Alex Bogusky to depart CPB—again
Less than 18 months after CPB announced that Alex Bogusky was returning to the agency, the co-founder will once again be leaving the building.
CPB Partner and Chairman Chuck Porter says Bogusky made the decision to depart, citing the desire to reprioritize and focus more on family. “We spent 80 hours talking about it over a month,” Porter says. “It wasn’t an easy decision because there were a lot of things he liked, but he thought it wasn’t really fair for the agency if he wanted to reorder his life and not step away.”
Bogusky, says Porter, will not leave immediately but will transition out over the next few months.
In August 2018, eight years after the storied creative departed the MDC agency, CPB surprised the industry by announcing that it was bringing Bogusky back as co-founder and giving him the newly minted title of chief creative engineer. But the homecoming didn't turn out as many had anticipated.
Bogusky, one of the few larger-than-life creative directors left in the industry, was known for breaking new creative ground for clients like Mini and Burger King. (Famously, he instructed his staffers to think of the press release and the story a campaign would generate before the media itself—an approach that's now become standard practice in the industry.)
Expectations ran high with his return, since Bogusky stepped back in just as the agency was in reset. Earlier that year, CPB closed its flagship Miami office and two month after Bogusky rejoined, the shop shuttered its Los Angeles outpost. The return, coming at a time when agencies have been struggling to reinvent themselves in the face of shifting client needs and increasing competition from consultants, was heralded as something of a second coming.
In an interview with Ad Age, Bogusky said he intended to remain close to the creative because “it’s the quickest way to have a positive impact,” he said, and “if I don’t jump in on the work and with the teams, I won’t have a real sense of how to improve the process.”
But since then, there has been a dearth of bold, game-changing ideas at the shop. The agency produced some entertaining work, but arguably nothing more notable than what it had been delivering already. There was a co-branded campaign for Hotels.com and Poo-pourri to steer couples through their “first poo with Boo,” while another for Fruit of the Loom saw the brand creating a limited-edition tee, with fan and NFL star Alvin Kamara. Since he signed on, the agency took on global creative duties for Scotch whisky brand Ballantines and also added fast casual chain Noodles & Co. and North American construction company Sunbelt Rentals.
Outside of the work, the agency’s moves in the months after Bogusky’s return seemed like jargony press release fodder. There was the shop’s rebranding from CP&B to CPB, along with the introduction of a “leaner” and more “agile” creative process the agency branded as Gut+ and “Crisp Jam,” a product offering dedicated to project-based work promising to “get to big ideas fast.” Bogusky seemed to spend much of his time on a podcast, "The Woodshed," about "demystifying the creative process."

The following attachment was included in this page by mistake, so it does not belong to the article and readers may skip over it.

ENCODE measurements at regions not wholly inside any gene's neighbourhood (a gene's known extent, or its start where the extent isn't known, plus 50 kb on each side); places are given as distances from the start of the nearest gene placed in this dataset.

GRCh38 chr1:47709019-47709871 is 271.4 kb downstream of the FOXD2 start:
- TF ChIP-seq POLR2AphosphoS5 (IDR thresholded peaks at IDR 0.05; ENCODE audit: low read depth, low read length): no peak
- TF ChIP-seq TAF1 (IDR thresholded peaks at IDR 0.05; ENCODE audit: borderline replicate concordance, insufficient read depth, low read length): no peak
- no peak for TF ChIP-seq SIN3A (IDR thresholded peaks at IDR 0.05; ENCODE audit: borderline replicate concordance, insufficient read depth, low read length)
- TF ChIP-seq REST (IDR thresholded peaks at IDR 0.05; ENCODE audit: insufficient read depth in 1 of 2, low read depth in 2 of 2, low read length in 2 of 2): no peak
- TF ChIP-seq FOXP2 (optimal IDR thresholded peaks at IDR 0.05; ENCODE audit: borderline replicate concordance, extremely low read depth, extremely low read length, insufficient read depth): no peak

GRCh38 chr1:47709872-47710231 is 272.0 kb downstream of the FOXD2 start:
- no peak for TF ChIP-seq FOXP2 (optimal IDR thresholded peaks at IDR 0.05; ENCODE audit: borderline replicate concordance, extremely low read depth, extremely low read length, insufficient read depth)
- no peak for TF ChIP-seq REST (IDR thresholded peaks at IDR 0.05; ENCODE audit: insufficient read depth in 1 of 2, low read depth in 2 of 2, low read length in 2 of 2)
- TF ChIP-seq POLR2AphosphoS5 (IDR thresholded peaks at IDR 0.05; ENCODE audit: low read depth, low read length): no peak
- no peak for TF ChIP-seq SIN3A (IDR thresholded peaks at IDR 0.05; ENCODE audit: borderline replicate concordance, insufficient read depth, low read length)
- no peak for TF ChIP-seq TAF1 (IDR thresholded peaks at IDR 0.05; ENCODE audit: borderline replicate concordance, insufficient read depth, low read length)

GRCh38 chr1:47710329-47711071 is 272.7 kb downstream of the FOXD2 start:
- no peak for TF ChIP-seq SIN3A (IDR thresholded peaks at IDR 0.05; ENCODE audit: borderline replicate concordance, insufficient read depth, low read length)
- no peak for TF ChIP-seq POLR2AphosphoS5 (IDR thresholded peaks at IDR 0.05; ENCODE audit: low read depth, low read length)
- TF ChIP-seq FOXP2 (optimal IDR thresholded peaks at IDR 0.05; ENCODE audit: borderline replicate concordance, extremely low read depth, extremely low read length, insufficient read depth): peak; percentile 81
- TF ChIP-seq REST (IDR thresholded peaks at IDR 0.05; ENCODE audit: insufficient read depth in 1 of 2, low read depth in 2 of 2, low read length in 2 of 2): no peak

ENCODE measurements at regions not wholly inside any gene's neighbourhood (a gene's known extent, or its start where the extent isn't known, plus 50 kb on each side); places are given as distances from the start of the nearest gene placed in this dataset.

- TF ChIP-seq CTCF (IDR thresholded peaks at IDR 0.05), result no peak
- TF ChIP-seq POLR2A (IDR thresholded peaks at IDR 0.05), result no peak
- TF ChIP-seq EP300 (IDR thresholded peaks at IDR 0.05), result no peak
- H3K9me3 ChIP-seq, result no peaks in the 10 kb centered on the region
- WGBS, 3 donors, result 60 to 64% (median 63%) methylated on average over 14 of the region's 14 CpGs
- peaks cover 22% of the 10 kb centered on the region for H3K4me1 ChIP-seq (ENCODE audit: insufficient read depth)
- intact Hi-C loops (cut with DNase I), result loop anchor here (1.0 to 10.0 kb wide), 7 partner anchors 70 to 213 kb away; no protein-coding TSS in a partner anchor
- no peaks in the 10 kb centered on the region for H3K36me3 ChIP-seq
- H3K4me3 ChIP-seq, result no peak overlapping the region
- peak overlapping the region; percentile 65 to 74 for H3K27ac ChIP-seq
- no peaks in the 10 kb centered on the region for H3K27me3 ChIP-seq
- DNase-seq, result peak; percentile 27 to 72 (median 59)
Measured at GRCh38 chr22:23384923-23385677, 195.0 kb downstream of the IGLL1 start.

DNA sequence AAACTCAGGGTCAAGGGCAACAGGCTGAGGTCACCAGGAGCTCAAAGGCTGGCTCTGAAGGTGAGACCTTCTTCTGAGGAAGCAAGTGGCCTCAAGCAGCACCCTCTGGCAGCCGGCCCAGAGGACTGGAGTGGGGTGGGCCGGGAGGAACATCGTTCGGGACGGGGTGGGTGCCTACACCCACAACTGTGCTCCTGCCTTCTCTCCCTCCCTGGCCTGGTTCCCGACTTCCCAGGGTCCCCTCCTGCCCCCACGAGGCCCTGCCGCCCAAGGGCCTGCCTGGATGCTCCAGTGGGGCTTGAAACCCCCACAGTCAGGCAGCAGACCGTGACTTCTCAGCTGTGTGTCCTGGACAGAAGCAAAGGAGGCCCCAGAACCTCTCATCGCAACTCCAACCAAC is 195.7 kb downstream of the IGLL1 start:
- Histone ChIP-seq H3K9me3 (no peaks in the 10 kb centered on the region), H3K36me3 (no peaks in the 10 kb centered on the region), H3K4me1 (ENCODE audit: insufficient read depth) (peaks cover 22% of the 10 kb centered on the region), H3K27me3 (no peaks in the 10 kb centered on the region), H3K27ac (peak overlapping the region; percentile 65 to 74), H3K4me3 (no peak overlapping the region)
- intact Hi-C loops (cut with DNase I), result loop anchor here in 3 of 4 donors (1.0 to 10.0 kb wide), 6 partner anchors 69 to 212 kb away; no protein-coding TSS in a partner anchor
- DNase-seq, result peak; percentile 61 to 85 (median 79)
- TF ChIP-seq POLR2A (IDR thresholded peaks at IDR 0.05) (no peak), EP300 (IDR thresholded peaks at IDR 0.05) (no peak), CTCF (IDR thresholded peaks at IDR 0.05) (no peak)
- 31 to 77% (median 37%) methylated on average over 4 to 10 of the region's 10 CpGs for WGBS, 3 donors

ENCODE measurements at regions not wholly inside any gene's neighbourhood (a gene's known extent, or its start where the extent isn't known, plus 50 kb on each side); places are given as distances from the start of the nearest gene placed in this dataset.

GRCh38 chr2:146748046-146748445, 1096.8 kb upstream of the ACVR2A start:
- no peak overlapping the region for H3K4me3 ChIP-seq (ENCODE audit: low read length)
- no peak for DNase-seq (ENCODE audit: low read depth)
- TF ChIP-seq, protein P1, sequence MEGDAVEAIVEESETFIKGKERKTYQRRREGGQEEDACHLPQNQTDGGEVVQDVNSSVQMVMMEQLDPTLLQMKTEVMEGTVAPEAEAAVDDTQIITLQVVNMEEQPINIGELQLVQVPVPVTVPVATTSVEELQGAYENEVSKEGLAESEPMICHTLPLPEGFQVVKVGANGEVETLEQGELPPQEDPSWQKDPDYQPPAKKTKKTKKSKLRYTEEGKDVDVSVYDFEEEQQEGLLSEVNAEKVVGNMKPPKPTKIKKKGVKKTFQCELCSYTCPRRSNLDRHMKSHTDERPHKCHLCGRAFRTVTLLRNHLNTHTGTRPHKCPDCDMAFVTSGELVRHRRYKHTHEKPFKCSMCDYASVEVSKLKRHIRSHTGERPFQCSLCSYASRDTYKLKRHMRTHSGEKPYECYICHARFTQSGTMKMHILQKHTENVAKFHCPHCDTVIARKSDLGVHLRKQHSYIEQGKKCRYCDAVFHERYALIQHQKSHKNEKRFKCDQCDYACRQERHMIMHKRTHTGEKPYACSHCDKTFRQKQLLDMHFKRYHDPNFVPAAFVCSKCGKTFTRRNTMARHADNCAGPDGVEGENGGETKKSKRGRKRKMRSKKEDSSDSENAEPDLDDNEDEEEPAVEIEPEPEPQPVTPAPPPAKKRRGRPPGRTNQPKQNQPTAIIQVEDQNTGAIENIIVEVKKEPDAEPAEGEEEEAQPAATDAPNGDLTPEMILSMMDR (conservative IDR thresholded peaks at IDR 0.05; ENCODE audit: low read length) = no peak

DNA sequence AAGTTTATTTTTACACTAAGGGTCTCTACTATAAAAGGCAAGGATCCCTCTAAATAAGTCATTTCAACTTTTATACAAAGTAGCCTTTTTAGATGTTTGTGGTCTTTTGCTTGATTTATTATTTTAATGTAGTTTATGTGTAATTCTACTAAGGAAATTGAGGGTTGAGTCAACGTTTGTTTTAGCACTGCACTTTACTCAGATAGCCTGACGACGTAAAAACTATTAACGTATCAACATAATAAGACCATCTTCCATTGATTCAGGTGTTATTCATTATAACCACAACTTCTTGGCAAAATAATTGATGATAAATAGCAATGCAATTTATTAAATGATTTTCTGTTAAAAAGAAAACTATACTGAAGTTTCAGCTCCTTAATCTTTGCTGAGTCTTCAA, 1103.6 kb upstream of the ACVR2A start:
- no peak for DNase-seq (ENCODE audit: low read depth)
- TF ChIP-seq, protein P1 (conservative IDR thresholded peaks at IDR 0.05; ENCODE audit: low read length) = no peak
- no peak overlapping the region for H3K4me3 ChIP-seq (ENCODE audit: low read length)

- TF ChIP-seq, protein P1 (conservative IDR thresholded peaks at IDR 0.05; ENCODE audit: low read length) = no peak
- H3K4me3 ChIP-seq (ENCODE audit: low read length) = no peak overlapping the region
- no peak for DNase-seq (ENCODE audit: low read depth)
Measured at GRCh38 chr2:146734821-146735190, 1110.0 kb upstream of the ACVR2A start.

There were also a number of head-scratching stunts. In October of 2018, the agency and Bogusky announced “The Quitty Awards,” declaring the shop was dropping out of the awards circuit and encouraging other agencies to do so too.
He also challenged "The Rock" Dwayne Johnson and VaynerMedia CEO Gary Vaynerchuk to wrestling matches.
Observers believed that Bogusky's re-entry would be the kick in the pants both CPB and the industry needed. Former and current CPB staffers believed he would bring new energy to a flagging shop. Gut Agency founder Anselmo Ramos, who at David helped to steer Burger King through a creative renaissance that seemed to follow in the footsteps of CPB’s work, said on Twitter, “This is like Steve Jobs coming back to Apple advertising version.”
Yet others likened it to an act of desperation,” with one former MDC staffer saying “It’s like Michael Jordan going back to the Wizards,” analogizing the comeback to an aging athlete trying to recapture the glory, way past their prime.
Given the agency's output since Bogusky's arrival, the latter might seem to ring true. But Porter says his contributions have been internally palpable. “He reorganized the creative department into a different, more efficient and effective structure for our clients--what we call ‘houses,’” he says. “He worked with data and analytics people we know toward creating a new methodology for planning and testing creative development that makes it more reality-based and empirically-based. It’s made our planning and creative quicker, smarter and more data-driven.”
Though we haven’t seen that yet play out in the work, “It was a complex process and I think that the results of that process are coming,” Porter says.
CEO Erik Sollenberg says that Bogusky didn't return to do what he had done previously. "Based on his experience in startup and tech, his role was to look at our process thinking, at data. What he has been doing is changing the perspective of how advertising can be done. The effect will be long-term rather than directly digging into the creative."
As to whether or not 18 months was long enough for him to impact the agency, Sollenberg says, "of course it would have been different if he'd stayed longer, but I highly respect his decision to live his life in a different way."
For now, the agency isn’t looking to fill the position. Porter says Bogusky will still have an office at the shop where he’ll continue his personal projects and perhaps even do some consulting.
While parent company MDC has been making efforts to streamline and reorganize, Porter says that was not a factor in Bogusky's decision to leave. "His relationship with MDC is really good, and when we began to talk to them about it, they encouraged him to stay to make this transition smooth."